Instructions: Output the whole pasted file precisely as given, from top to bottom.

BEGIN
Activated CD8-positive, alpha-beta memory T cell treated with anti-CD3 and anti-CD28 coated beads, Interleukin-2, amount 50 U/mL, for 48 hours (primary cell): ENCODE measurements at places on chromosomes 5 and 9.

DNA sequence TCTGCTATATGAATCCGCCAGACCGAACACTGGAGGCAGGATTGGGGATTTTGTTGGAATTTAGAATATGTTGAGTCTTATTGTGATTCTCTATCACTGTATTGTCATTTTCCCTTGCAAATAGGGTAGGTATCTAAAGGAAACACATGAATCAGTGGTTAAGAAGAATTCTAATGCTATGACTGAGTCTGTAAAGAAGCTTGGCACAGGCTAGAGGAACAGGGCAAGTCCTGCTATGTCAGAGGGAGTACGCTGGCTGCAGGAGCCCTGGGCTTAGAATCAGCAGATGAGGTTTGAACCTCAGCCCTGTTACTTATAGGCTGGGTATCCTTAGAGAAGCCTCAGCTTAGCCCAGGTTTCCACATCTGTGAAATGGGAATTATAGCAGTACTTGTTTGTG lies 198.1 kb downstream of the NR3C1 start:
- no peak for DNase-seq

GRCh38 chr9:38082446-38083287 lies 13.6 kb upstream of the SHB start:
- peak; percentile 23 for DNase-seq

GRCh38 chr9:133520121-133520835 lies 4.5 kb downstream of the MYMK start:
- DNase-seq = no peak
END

Activated CD8-positive, alpha-beta memory T cell treated with anti-CD3 and anti-CD28 coated beads, Interleukin-2, amount 50 U/mL, for 48 hours (primary cell): ENCODE measurements at places on chromosomes 5 and 9.

DNA sequence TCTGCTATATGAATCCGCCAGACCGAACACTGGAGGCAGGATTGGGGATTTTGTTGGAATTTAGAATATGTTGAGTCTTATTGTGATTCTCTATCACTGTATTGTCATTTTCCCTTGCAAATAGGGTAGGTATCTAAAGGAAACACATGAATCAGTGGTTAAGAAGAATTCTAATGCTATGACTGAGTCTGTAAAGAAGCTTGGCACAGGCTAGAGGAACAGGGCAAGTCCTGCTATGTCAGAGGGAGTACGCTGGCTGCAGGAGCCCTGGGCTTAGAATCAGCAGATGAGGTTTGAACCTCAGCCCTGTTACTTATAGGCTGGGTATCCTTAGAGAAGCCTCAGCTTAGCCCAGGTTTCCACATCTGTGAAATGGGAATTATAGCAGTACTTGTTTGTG lies 198.1 kb downstream of the NR3C1 start:
- no peak for DNase-seq

GRCh38 chr9:38082446-38083287 lies 13.6 kb upstream of the SHB start:
- peak; percentile 23 for DNase-seq

GRCh38 chr9:133520121-133520835 lies 4.5 kb downstream of the MYMK start:
- DNase-seq = no peak